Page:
Phil's Logs


The Boat

The Crew


DATE: November 10, 2006
LOCATION: The North Atlantic, Heading South

The 8th saw the start of the rally on a fog bound morning. At times visibility was limited to the bow of the boat, with 75 rally boats milling about a couple of freighters and assorted other vessel the radar screen was solid with blips. The start was between the committee boat and green marker 18 just south of Thimble. Shoals. Parallax and several other boats camped around the marker and I am sure there were several boats around the committed boat but the fog was so thick we never saw them or the committee boat.

There was no wind to speak of so all the boats started under motor ( rallies are strange things, boats can be under power but suffer a penalty for each minute of engine time). 75 sailing vessels roaring over the start at 7 knots all under power, it was almost comical. When the fog lifted enough you could see the sheepish grins of the other skippers. The wind was light so we were, or at least I was, compelled to fly the asymmetrical spinnaker and cut off the engine. The wind filled in and we were at least able to sail out of the Chesapeake like a proper sailboat.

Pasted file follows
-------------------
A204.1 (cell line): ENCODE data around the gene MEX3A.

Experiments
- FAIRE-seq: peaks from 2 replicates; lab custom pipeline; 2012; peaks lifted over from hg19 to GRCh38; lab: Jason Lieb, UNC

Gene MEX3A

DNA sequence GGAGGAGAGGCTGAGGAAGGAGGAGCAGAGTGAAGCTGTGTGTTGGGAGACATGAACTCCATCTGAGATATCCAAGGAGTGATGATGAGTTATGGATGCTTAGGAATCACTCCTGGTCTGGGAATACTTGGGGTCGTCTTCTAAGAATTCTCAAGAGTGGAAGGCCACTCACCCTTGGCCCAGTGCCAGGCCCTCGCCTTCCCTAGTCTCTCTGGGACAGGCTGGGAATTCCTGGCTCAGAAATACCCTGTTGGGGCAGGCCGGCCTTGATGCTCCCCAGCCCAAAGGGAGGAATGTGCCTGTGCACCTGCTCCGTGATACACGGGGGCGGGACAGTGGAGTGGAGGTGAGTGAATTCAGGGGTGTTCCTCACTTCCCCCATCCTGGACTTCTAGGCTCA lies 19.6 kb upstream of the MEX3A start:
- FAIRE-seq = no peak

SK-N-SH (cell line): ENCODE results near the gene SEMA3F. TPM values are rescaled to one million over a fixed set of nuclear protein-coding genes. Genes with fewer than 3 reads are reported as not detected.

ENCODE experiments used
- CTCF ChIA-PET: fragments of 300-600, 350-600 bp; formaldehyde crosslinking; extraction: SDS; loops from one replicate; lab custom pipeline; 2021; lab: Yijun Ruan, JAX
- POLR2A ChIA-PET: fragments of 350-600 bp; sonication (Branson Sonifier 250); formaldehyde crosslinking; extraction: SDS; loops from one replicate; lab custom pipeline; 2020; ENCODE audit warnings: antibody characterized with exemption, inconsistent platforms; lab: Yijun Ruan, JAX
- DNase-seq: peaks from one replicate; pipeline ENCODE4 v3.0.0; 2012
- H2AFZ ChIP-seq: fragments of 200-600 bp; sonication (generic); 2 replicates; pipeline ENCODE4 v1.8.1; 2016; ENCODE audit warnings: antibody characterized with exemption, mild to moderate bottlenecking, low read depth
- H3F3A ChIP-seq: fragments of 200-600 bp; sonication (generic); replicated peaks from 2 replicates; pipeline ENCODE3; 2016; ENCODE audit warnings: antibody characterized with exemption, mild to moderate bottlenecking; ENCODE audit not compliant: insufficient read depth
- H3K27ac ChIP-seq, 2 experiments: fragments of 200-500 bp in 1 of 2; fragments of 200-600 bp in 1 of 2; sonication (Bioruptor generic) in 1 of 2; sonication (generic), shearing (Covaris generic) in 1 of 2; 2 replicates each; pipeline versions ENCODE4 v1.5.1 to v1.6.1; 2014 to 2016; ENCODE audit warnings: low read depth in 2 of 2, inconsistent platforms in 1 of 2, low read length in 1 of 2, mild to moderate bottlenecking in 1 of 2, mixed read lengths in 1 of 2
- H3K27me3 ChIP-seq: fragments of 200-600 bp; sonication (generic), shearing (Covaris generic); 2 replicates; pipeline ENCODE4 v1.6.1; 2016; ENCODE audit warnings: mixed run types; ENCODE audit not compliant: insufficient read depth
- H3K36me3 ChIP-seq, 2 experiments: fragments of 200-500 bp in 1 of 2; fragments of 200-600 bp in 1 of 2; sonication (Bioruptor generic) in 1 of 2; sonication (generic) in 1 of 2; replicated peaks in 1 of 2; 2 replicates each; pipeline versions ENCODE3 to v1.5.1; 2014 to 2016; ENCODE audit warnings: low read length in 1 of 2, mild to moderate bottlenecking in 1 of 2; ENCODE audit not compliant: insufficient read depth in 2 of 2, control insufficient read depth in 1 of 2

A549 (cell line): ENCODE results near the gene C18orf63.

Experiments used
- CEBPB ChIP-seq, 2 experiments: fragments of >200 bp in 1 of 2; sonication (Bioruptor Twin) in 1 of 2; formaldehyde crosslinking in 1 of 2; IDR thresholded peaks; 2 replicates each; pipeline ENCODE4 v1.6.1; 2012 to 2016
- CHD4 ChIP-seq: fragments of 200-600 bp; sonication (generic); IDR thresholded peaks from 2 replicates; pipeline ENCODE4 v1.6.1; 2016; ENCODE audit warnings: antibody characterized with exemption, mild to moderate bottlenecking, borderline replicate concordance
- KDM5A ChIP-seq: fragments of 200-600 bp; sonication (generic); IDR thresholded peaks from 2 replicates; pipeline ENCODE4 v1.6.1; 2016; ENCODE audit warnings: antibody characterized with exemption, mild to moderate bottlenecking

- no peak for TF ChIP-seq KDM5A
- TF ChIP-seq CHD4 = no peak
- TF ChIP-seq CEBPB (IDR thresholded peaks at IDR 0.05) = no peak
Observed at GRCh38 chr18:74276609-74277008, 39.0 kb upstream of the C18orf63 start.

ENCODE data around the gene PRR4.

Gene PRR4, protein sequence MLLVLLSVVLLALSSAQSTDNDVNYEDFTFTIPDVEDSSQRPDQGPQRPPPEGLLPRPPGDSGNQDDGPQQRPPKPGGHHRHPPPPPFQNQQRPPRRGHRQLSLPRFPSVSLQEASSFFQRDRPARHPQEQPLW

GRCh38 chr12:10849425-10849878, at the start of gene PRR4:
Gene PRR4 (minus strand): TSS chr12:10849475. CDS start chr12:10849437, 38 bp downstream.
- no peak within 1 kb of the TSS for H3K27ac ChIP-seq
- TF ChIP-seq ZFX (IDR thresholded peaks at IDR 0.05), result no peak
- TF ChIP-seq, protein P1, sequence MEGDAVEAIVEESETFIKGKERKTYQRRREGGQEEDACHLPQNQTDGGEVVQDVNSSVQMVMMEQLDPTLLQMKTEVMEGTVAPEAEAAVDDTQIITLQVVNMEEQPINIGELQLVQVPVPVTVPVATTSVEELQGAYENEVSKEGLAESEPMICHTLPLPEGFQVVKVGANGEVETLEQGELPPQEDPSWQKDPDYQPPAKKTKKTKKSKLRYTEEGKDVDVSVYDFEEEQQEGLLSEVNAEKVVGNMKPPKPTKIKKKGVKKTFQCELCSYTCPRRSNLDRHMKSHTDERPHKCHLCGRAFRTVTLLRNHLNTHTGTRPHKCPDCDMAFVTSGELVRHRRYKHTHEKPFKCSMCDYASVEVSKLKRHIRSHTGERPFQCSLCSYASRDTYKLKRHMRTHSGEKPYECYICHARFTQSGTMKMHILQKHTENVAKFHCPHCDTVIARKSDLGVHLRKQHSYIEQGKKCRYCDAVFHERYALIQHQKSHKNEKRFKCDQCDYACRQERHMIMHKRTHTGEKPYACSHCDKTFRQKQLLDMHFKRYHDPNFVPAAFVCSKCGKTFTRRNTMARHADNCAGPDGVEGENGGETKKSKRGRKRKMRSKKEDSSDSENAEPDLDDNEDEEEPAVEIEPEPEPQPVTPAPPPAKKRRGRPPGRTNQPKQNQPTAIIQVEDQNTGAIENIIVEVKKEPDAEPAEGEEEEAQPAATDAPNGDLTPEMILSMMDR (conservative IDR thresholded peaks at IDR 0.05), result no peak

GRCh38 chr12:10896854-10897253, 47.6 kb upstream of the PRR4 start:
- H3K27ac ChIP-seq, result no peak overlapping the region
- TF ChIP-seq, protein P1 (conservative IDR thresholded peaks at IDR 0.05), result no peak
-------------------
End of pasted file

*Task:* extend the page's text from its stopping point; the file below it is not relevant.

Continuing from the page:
After some light winds the first few hours we begin to get a real wind at 20 to 25 from the North. We took that down the edge of the Gulfstream where we found a counter current going our way. We ran with this south to almost Cape Hatteras and then cut across the stream at 55 degrees or so. The winds were northwest at 25 and the seas steep 10 to 12 footers but with a preventer on a reefed main we were able to sail a very deep angel and at an average of 10 knots and much faster surfing down the short steep gulf stream waves. We were out of the stream in less than 5 hours.

The evening of the 9th saw Parallax on the ruhmb line making great time in the norther. The next morning as the winds died we set the spinnaker. We were both tired and as the wind shifted we let the boat follow the wind to the south while we both catnapped in the cockpit. Later this proved to be a mistake, as the winds died for nearly 4 days leaving us too far south.

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